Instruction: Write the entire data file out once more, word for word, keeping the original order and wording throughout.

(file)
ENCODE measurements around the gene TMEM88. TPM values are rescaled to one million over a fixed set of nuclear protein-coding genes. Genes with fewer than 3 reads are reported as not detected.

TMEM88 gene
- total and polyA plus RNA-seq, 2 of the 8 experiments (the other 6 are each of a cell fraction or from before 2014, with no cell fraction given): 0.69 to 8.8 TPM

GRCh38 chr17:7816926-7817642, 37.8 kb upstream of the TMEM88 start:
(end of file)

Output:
ENCODE measurements around the gene TMEM88. TPM values are rescaled to one million over a fixed set of nuclear protein-coding genes. Genes with fewer than 3 reads are reported as not detected.

TMEM88 gene
- total and polyA plus RNA-seq, 2 of the 8 experiments (the other 6 are each of a cell fraction or from before 2014, with no cell fraction given): 0.69 to 8.8 TPM

GRCh38 chr17:7816926-7817642, 37.8 kb upstream of the TMEM88 start: